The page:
- The Origins of Philosophy in India: Orientation concerning the nature of philosophy in India and the historical context in which it emerged. Peter and Jonardon go on to discuss the Vedic literature, focusing especially on the Upanisads with their proposal of the unity of self and world, and the notion of karma. These ideas, and the knowledge claims of the brahmans who feature in the Upanisads, were criticized by the emerging traditions of Buddhism and Jainism. In addition to charting this conflict, these podcasts deal with philosophical ideas in ancient Indian literature, especially the epic Mahabharata. Also to be featured are interviews with guests Laurie Patton, Rupert Gethin, and Jessica Frazier.
- Begin at the End: Introduction to Indian Philosophy
In this introduction to the series, Peter Adamson and Jonardon Ganeri propose that Indian philosophy was primarily a way of life and search for the highest good. Download episode 1
- Sages, Schools and Systems: a Historical Overview
A whirlwind tour of philosophical literature in India. Download episode 2
- Kingdom for a Horse: India in the Vedic Period
The Vedic period sets the historical context of the Upaniṣads, Buddhism and Jainism. Download episode 3
- Hide and Seek: The Upanisads
The ancient texts known as the Upaniṣads claim to expose the hidden connections between things, including the self and the world. Download episode 4
- Do it Yourself: Indra’s Search for the Self in the Upaniṣads
The god Indra seeks to learn the nature of his own self from another god, Prajāpati, and receives an answer worth waiting for. Download episode 5
- You Are What You Do: Karma
The origins of the idea of karma, its moral significance in the Upanisads, and an alternative conception in the Bhagavad-Gita. Download episode 6
Episodes are usually released on every other Saturday and are about 20 minutes long.
To get every episode, the History of Philosophy in India podcast can be subscribed to on iTunes, and further reading and info is at www.historyofphilosophy.net.
Stillpoint Yoga London has created a short film from footage of the Ashtanga Yoga led practice held on 3 January 2015, which captures the essence of the community there. Community and relationship is at the heart of Stillpoint Yoga London. Co-founder Ozge Karabiyik, who sadly died on 2 January 2012, raised thousands of pounds for charity and each year the Stillpoint Yoga London community has come together in this light to remember her and celebrate her life.
The Sanskrit word स्मृति (smṛti) means remembrance or memory.
The Ashtanga Yoga practice is a practice of memory.
It is held in our hearts.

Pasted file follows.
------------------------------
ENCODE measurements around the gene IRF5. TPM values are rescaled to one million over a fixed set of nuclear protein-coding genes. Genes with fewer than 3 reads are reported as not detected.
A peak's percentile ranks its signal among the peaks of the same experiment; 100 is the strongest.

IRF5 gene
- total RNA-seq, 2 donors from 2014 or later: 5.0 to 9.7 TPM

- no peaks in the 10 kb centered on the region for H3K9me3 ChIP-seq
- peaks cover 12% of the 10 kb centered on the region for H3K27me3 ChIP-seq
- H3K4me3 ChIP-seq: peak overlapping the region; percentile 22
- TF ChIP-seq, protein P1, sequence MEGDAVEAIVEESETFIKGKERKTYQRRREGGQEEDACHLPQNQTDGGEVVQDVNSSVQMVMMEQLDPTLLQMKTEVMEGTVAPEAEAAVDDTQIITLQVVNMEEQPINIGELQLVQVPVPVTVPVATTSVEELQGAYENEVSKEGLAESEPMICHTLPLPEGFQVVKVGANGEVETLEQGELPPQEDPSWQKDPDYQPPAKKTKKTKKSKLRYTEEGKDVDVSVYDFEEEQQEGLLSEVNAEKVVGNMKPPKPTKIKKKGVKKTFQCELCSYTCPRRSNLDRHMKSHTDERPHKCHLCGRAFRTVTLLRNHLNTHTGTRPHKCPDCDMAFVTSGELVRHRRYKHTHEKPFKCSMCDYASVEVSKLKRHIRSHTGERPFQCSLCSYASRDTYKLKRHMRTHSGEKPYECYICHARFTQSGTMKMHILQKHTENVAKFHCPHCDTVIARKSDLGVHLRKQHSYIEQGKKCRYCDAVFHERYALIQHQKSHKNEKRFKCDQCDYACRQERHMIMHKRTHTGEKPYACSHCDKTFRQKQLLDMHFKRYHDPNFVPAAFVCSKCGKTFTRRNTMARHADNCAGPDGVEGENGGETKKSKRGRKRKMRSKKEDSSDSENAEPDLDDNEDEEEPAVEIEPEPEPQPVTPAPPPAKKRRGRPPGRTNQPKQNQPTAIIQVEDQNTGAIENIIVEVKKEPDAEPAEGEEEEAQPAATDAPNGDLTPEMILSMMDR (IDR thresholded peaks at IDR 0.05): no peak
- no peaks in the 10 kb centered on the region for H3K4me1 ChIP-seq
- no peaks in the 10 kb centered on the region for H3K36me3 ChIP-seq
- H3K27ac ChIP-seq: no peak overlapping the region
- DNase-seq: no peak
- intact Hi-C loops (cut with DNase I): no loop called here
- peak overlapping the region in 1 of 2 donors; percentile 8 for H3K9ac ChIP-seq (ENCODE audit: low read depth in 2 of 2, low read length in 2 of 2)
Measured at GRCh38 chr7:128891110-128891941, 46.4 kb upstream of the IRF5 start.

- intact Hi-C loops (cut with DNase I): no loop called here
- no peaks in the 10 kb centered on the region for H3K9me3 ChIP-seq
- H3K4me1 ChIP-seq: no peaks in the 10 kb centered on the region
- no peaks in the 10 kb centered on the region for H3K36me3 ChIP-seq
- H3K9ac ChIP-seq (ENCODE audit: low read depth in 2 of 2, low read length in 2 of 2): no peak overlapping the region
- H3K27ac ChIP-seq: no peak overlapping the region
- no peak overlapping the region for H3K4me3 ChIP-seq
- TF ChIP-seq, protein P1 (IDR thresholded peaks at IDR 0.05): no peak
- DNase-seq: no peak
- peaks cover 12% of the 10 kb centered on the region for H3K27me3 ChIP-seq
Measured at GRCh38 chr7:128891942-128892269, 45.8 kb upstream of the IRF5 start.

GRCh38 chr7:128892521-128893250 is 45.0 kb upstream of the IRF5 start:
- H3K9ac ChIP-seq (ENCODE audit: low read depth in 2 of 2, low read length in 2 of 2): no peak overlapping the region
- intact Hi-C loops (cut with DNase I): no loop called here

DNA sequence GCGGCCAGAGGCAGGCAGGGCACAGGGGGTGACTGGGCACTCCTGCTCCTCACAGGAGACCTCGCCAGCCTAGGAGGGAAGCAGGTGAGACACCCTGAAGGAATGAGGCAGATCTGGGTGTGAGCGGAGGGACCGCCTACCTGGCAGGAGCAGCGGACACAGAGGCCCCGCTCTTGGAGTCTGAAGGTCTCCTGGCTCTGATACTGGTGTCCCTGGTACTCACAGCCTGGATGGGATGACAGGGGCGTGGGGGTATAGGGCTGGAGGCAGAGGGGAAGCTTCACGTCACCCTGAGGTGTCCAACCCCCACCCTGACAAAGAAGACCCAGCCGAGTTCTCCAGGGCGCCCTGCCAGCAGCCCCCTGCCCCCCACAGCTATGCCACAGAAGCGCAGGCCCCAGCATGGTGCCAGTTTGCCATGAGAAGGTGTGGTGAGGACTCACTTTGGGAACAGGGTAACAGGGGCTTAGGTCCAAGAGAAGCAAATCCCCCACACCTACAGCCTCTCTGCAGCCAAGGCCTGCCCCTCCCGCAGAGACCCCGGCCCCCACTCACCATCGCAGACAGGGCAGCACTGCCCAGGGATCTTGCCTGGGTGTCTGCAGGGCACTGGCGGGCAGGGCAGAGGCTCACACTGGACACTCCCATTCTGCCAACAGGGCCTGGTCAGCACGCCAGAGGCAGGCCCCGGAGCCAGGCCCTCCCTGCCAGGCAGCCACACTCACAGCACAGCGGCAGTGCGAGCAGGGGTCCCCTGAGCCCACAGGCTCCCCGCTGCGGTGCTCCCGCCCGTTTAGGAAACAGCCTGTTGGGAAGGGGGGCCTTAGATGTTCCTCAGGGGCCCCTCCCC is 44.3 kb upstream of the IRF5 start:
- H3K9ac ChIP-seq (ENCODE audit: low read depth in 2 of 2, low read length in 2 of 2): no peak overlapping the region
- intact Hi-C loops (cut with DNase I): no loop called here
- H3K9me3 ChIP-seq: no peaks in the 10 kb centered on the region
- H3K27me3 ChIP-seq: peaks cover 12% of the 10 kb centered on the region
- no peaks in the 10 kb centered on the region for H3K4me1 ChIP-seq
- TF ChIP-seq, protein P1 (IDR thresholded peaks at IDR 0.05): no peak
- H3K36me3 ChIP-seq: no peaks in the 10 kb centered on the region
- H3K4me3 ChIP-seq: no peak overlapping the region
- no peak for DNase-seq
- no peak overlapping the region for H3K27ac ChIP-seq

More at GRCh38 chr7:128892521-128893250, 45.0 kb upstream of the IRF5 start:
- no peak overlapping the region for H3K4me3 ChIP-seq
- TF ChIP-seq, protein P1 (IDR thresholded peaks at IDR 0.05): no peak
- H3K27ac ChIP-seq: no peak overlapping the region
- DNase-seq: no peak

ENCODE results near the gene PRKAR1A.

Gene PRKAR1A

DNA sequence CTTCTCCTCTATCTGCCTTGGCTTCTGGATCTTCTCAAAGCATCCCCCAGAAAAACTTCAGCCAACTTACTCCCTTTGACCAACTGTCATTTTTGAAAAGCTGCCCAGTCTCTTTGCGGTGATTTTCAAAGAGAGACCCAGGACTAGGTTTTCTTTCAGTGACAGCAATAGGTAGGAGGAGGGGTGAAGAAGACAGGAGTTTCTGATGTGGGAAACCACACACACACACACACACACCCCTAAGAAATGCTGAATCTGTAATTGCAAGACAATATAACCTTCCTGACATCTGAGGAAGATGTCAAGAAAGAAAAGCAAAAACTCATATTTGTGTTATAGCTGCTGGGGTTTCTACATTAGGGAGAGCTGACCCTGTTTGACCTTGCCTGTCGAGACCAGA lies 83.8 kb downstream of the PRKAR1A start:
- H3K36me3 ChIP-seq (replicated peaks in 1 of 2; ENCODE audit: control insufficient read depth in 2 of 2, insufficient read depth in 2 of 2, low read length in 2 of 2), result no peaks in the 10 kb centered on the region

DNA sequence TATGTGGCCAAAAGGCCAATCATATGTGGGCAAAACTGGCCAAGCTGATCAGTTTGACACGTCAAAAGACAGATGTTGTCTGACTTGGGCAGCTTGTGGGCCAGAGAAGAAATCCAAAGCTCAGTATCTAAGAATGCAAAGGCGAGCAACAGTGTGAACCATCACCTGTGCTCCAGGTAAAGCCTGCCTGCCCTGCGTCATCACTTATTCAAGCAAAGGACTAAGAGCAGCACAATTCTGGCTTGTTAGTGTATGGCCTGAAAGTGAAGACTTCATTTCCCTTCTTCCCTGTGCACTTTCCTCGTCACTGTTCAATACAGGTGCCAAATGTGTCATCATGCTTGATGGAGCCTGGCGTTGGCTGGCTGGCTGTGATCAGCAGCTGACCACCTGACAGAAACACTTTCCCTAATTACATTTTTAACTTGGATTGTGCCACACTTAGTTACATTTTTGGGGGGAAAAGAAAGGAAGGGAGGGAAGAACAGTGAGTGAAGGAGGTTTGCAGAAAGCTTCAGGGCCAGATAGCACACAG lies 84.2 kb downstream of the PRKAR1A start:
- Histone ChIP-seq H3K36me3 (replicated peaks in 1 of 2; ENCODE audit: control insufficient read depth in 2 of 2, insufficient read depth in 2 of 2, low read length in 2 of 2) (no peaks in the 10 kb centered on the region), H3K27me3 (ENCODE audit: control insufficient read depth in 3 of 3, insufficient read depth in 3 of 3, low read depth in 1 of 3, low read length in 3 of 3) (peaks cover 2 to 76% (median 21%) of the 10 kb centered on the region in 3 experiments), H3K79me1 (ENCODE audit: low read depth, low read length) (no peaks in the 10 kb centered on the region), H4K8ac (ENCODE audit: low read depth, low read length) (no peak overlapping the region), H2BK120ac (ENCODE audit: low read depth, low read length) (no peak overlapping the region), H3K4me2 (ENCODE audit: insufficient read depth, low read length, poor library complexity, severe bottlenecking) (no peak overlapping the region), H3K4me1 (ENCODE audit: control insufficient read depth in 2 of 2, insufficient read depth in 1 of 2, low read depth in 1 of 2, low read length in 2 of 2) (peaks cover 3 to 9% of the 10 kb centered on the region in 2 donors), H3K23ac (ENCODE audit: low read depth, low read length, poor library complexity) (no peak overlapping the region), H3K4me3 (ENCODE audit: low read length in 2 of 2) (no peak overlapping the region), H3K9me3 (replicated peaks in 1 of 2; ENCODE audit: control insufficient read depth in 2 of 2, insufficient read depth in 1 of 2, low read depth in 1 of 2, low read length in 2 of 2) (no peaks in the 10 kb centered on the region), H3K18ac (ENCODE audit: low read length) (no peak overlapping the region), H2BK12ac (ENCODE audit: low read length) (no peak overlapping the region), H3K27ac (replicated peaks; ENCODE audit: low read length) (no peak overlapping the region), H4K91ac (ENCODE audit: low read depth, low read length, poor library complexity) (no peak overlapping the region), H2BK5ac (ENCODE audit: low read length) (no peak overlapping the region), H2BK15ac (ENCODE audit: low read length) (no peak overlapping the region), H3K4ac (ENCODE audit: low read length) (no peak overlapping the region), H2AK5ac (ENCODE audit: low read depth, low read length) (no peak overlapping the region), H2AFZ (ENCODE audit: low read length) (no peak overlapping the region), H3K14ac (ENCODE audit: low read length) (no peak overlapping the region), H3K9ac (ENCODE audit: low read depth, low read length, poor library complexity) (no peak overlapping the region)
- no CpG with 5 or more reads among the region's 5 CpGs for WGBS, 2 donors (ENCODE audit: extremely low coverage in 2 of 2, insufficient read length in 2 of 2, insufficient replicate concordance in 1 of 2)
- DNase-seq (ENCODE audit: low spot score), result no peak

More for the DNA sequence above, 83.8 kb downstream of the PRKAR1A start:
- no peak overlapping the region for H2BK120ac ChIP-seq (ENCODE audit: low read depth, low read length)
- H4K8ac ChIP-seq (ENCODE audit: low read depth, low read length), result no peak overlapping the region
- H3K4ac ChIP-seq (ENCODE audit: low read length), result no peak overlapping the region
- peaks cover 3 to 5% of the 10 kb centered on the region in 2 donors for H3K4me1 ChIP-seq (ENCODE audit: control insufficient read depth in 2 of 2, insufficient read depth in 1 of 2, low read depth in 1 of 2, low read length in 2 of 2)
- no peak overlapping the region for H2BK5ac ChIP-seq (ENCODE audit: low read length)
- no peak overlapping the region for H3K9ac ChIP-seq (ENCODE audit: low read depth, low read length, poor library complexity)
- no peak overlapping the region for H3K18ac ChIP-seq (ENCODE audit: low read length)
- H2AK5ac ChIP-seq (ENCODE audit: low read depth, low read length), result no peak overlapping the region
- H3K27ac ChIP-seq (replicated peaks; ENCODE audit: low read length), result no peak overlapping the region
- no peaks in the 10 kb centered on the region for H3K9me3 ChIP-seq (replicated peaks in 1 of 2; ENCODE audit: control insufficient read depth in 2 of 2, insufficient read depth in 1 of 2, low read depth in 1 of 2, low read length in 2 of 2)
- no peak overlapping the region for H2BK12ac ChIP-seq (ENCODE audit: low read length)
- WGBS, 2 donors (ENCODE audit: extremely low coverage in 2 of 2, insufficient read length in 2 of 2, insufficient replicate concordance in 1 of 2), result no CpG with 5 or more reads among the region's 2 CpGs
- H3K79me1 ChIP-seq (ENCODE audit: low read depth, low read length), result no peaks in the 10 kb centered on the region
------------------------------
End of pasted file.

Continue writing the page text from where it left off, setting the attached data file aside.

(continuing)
Spending time listening to John Scott talk can be a life changing experience. I know it has been for me, and continues to be every time it happens. John’s perspective on a yoga practice always brings some new attitude, some new context to my practice. In the Ashtanga Dispatch podcast released today, John is in conversation with Peg Mulqueen, talking about the practice of Ashtanga Vinyasa Yoga and the teachings of Pattabhi Jois. This is just part one, with part two next week.
There is so much in what John says, so many layers. But the root of a meditative, counted, breath-body-movement practice is clear. Transcending time and space, transcending what is up and what is down.
When we sit for meditation, we realise how slippery the mind is and so some of us need more support, more structure, more solid things to focus on to steady the mind. […] So there are many techniques of let’s say ‘static’ meditation. We could call our Ashtanga Vinyasa Yoga a ‘dynamic’ meditation. And so if we just talk about them both being mediations then we can draw some parallels. That if we sit to meditate and we can accept that the mind is slippery. Let’s then also accept if we stand on our mat and be dynamic, through a flowing sequence of postures, our mind can also be slippery. -John Scott
Listen on SoundCloud or subscribe to the Ashtanga Dispatch Podcast on iTunes.
(Photograph of John Scott © D Manomas 2015)
Is Ashtanga Yoga “just for the few and the strong and the proud and the brave”? David Swenson has been practicing Ashtanga Yoga since 1973 and is an amazing teacher. In this two-minute video David describes how anyone can practice Ashtanga Yoga and how it makes him sad when Ashtanga Yoga is described as “too difficult”.
The Mysore-style assisted self practice method of learning Ashtanga Yoga enables the practice to be adapted to suit each student’s needs. If you would like to know more about assisted self practice, read my Q&A.